On the Use and Abuse of Dignity in Constitutional Law
George Mason University - Antonin Scalia Law School, Faculty
Columbia Journal of European Law, Vol. 14, No. 2, pp. 201-256, Spring 2008
George Mason Law & Economics Research Paper No. 08-34
Human dignity has developed into a core value of modern constitutionalism. In the United States, the Supreme Court has referred to human dignity only sporadically, but several justices and a number of scholars have advocated using the concept of human dignity to modernize American constitutional law and to keep in step with the international community. I argue in this Article that acceptance of the modern, largely European conception of human dignity would weaken American constitutional protections for individual rights.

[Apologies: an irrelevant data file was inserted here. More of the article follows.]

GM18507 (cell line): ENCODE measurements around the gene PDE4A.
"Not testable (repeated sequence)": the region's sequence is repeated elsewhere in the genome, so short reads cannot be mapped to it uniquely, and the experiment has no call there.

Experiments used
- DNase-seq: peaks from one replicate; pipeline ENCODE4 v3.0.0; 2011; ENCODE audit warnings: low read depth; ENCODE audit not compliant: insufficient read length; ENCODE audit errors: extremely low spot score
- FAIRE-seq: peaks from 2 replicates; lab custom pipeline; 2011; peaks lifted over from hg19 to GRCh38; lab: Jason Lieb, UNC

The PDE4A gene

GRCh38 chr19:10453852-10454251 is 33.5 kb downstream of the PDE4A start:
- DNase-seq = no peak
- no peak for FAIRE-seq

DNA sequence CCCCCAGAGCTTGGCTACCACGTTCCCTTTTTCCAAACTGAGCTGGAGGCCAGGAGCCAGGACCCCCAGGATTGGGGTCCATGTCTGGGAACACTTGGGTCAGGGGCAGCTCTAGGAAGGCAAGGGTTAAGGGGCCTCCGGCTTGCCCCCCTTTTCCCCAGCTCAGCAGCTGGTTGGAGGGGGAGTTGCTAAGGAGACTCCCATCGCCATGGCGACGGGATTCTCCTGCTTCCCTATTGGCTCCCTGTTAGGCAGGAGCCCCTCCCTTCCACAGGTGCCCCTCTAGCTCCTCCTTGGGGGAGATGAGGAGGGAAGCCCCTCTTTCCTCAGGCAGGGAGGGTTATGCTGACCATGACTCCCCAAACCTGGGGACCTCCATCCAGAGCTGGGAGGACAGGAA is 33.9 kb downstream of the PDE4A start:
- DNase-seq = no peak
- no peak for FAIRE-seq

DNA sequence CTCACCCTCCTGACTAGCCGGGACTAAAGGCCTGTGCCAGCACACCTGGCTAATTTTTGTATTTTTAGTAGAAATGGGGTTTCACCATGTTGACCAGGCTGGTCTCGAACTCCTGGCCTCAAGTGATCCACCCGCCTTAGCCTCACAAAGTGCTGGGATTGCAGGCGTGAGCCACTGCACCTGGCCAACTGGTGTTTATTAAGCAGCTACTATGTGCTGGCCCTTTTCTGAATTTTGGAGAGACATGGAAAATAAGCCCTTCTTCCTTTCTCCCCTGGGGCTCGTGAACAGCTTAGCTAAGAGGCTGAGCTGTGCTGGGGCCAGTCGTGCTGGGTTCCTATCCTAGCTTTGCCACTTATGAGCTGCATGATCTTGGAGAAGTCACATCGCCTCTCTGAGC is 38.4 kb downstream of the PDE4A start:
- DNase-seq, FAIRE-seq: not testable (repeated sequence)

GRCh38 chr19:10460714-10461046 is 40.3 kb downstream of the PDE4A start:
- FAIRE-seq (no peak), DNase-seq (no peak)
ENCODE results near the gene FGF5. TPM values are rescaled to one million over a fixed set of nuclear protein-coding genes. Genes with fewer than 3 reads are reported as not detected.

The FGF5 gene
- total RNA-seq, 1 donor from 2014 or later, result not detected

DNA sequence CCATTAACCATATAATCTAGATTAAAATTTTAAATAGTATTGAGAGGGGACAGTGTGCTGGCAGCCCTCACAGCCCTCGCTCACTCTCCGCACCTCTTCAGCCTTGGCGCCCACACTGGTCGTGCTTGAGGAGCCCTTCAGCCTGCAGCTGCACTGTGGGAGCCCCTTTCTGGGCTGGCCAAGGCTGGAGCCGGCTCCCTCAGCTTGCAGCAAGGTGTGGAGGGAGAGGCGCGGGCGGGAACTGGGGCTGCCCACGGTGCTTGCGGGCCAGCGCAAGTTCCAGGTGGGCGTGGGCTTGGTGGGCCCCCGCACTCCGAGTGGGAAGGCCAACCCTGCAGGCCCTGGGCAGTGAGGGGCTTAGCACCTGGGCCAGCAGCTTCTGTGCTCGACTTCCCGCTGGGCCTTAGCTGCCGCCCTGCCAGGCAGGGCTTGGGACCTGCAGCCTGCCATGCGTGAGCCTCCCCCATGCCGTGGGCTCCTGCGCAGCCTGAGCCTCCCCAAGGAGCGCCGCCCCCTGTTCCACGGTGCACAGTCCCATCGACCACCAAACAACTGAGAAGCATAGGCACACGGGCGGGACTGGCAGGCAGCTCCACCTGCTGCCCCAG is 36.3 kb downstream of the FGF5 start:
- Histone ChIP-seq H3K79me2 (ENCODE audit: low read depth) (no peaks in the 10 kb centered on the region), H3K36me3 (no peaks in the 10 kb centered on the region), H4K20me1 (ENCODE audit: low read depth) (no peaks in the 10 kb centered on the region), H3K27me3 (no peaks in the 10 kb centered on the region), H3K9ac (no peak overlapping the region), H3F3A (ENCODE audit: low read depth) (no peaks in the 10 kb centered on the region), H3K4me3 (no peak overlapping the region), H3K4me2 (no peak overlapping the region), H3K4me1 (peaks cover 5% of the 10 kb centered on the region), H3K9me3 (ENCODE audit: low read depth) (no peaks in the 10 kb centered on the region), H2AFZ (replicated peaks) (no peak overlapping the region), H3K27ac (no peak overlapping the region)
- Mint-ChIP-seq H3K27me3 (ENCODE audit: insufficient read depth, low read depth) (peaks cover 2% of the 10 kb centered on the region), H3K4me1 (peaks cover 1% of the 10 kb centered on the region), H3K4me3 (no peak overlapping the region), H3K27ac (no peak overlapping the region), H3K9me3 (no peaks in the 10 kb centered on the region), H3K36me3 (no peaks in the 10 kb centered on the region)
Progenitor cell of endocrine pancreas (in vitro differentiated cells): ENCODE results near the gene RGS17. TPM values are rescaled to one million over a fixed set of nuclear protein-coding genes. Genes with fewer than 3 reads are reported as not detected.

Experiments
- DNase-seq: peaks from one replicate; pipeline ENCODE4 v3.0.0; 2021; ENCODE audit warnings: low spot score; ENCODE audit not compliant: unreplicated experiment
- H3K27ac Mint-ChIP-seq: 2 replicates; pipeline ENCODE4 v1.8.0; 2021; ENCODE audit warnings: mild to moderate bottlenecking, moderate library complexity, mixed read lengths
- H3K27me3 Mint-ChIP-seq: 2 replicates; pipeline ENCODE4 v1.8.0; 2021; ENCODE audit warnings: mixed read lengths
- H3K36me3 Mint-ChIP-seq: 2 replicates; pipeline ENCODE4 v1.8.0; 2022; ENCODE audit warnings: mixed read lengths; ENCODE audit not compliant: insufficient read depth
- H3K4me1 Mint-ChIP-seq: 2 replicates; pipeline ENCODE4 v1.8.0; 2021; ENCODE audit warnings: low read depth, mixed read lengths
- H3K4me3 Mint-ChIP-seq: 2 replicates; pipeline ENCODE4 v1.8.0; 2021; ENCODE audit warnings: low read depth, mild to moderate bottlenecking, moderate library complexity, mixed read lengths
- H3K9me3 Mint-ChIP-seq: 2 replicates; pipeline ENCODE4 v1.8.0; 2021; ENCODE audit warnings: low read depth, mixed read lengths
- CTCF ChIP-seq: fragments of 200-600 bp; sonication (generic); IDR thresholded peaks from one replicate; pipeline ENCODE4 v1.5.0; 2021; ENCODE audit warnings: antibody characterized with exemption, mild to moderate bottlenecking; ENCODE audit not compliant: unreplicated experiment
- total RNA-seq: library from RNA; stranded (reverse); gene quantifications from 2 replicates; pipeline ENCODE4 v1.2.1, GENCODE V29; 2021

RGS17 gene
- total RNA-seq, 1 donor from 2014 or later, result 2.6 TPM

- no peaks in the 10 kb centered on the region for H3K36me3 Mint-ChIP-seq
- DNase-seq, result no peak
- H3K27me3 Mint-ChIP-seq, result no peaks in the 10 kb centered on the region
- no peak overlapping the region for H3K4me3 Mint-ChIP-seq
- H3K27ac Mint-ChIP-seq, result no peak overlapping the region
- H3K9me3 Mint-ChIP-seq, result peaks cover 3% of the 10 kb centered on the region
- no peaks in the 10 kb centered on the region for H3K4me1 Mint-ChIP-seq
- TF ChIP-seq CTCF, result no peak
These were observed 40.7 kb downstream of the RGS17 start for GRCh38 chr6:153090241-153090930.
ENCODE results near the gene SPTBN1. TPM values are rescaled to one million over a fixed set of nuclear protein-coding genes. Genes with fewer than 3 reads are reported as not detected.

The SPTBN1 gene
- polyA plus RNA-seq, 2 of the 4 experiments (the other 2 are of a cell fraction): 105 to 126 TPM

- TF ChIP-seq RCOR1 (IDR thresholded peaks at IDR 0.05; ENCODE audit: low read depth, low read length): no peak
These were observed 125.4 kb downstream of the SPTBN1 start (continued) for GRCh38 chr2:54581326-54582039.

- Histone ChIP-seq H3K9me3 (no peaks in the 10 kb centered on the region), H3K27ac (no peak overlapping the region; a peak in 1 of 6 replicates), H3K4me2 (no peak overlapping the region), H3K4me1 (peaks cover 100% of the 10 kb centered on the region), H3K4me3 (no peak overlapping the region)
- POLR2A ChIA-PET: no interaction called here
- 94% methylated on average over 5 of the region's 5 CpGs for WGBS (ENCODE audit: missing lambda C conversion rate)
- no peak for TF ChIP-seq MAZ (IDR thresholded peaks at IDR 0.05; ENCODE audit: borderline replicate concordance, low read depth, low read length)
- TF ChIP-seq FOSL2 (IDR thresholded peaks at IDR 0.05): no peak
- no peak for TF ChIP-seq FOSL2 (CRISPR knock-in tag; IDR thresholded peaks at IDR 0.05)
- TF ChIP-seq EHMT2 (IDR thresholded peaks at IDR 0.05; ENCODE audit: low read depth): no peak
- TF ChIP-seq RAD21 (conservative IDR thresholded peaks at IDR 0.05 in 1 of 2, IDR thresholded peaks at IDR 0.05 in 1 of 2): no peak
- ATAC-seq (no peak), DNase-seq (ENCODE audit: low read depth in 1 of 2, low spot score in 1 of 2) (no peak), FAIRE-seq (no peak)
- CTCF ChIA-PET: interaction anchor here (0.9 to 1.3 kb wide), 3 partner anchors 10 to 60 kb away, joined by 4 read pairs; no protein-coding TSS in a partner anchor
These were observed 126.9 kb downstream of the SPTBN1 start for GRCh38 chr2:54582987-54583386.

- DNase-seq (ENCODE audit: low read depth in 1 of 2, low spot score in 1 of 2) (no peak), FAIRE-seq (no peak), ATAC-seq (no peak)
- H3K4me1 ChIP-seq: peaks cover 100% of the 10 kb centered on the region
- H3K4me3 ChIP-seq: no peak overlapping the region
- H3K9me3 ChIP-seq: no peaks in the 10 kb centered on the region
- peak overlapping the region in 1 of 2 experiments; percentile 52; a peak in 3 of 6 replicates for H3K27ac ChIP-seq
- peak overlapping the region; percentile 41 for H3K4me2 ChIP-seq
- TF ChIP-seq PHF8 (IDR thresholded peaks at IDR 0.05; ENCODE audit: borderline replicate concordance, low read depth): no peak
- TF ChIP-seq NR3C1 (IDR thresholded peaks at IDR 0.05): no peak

Human dignity as a constitutional concept has drawn its meaning from a European cultural and social context that emphasizes communitarian values, rather than individual ones. In practice, modern constitutionalism prefers balancing and harmonizing rights with other political and social needs. The widespread acceptance of such tradeoffs minimizes the importance of rights because courts review rights as part of a political calculus. By focusing on values such as human dignity, modern constitutionalism deprives rights of their special force. The experience from abroad suggests caution before importing the European ideals of human dignity into American constitutional law.
Number of Pages in PDF File: 58
Keywords: communitarian, Constitution, human dignity, individual, limitations clauses, proportionality review, Supreme Court, value
Date posted: June 15, 2008 ; Last revised: June 17, 2008
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